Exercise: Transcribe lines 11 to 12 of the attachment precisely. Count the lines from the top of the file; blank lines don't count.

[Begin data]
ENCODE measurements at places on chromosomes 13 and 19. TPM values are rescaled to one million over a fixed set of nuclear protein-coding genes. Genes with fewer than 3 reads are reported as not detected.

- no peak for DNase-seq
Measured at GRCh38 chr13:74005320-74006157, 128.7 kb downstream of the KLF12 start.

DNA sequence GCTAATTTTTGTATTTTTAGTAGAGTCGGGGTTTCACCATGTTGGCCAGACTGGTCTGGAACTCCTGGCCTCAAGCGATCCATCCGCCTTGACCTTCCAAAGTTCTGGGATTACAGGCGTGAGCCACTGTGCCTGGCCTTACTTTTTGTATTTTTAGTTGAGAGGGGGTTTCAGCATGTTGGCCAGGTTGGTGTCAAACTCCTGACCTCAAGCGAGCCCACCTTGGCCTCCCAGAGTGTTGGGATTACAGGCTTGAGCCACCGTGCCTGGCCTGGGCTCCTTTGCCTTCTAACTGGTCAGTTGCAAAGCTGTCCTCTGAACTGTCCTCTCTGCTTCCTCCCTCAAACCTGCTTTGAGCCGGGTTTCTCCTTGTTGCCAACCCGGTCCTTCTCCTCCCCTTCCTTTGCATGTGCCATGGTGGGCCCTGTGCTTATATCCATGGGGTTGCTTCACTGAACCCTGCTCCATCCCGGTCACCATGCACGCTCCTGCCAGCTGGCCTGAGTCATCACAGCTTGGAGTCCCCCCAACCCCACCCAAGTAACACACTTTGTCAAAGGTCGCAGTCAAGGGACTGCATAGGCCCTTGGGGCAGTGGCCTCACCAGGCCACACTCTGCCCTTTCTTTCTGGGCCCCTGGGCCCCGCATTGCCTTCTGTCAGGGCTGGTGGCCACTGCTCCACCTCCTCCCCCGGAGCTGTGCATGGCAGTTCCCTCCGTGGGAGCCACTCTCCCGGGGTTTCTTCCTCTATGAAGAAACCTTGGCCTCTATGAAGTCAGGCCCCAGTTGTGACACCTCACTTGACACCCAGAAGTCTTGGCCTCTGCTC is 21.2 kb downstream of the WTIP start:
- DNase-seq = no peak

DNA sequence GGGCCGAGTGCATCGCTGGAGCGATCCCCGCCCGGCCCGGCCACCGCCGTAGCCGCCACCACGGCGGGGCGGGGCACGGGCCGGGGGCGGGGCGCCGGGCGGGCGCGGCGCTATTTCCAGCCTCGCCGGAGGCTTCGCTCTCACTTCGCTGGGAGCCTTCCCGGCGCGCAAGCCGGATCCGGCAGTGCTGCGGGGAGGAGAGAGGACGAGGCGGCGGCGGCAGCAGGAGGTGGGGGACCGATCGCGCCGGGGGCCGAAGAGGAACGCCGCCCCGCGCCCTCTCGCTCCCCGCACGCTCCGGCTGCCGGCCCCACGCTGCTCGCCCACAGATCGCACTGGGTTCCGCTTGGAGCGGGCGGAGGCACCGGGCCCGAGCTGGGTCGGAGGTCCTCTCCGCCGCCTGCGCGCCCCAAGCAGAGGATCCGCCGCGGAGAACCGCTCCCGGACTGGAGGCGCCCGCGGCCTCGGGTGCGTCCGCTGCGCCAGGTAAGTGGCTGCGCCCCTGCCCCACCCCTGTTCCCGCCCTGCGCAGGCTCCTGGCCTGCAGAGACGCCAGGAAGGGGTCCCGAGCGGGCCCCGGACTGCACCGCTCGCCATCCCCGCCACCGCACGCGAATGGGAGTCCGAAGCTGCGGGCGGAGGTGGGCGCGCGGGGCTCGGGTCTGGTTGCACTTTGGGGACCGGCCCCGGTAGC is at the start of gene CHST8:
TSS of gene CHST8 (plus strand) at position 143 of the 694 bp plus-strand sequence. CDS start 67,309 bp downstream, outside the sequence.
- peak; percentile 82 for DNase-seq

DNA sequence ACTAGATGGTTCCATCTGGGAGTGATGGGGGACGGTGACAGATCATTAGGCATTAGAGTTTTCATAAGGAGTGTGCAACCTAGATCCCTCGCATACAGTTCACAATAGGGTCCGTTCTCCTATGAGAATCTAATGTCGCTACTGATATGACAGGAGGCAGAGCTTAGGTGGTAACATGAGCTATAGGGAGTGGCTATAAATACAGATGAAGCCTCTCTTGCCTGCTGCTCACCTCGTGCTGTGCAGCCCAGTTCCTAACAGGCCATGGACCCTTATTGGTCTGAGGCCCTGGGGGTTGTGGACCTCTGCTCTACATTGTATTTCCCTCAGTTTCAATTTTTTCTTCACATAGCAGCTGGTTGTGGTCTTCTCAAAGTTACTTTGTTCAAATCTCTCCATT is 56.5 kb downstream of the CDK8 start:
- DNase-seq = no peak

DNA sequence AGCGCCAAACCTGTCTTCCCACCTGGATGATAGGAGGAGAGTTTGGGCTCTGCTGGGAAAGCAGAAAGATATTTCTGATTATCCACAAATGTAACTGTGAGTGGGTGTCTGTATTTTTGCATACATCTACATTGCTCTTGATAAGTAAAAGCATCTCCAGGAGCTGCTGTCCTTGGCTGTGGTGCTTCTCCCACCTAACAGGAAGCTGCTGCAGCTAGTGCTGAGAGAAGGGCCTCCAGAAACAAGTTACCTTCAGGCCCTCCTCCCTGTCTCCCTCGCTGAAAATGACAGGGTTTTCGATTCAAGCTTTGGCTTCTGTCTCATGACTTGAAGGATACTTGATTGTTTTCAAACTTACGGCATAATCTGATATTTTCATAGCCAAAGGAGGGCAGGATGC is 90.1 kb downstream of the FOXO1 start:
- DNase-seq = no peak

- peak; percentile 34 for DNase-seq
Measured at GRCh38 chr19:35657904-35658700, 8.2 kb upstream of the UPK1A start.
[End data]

DNA sequence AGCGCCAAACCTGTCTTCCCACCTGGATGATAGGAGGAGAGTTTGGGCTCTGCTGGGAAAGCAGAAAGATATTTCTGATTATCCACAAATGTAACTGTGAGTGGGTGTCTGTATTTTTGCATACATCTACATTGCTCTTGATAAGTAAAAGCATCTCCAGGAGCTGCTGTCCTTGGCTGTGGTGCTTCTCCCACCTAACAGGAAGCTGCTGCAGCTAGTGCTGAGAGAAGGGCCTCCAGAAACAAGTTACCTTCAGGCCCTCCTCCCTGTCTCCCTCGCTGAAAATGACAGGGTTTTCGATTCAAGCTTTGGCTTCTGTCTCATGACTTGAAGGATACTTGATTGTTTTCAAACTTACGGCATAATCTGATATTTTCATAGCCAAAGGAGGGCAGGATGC is 90.1 kb downstream of the FOXO1 start:
- DNase-seq = no peak